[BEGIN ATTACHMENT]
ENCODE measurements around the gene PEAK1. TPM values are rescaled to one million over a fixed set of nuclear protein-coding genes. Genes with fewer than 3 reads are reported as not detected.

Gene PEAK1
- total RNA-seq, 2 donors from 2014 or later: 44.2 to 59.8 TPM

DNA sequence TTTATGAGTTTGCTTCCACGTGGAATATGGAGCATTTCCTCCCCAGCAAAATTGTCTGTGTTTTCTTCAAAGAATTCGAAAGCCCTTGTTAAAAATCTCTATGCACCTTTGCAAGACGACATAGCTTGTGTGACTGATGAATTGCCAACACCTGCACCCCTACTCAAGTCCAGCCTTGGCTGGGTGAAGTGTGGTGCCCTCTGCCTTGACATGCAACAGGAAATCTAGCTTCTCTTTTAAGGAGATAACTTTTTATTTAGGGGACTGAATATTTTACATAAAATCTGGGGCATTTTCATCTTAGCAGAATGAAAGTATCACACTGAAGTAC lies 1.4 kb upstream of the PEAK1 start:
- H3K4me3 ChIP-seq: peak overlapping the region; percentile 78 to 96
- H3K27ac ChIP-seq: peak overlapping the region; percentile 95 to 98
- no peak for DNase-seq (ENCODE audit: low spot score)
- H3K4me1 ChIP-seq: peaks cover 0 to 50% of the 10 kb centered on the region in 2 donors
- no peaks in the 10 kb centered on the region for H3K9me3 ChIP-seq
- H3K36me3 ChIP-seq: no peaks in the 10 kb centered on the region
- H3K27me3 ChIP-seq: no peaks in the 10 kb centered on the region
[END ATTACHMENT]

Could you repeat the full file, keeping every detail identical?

ENCODE measurements around the gene PEAK1. TPM values are rescaled to one million over a fixed set of nuclear protein-coding genes. Genes with fewer than 3 reads are reported as not detected.

Gene PEAK1
- total RNA-seq, 2 donors from 2014 or later: 44.2 to 59.8 TPM

DNA sequence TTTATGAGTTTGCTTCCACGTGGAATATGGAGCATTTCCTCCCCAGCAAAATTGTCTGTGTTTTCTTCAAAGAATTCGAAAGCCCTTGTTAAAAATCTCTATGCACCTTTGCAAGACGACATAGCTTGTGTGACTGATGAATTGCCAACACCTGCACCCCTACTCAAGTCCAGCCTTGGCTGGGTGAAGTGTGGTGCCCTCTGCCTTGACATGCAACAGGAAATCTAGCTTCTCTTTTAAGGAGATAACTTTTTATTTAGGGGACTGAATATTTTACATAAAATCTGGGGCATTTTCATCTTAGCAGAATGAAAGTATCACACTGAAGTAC lies 1.4 kb upstream of the PEAK1 start:
- H3K4me3 ChIP-seq: peak overlapping the region; percentile 78 to 96
- H3K27ac ChIP-seq: peak overlapping the region; percentile 95 to 98
- no peak for DNase-seq (ENCODE audit: low spot score)
- H3K4me1 ChIP-seq: peaks cover 0 to 50% of the 10 kb centered on the region in 2 donors
- no peaks in the 10 kb centered on the region for H3K9me3 ChIP-seq
- H3K36me3 ChIP-seq: no peaks in the 10 kb centered on the region
- H3K27me3 ChIP-seq: no peaks in the 10 kb centered on the region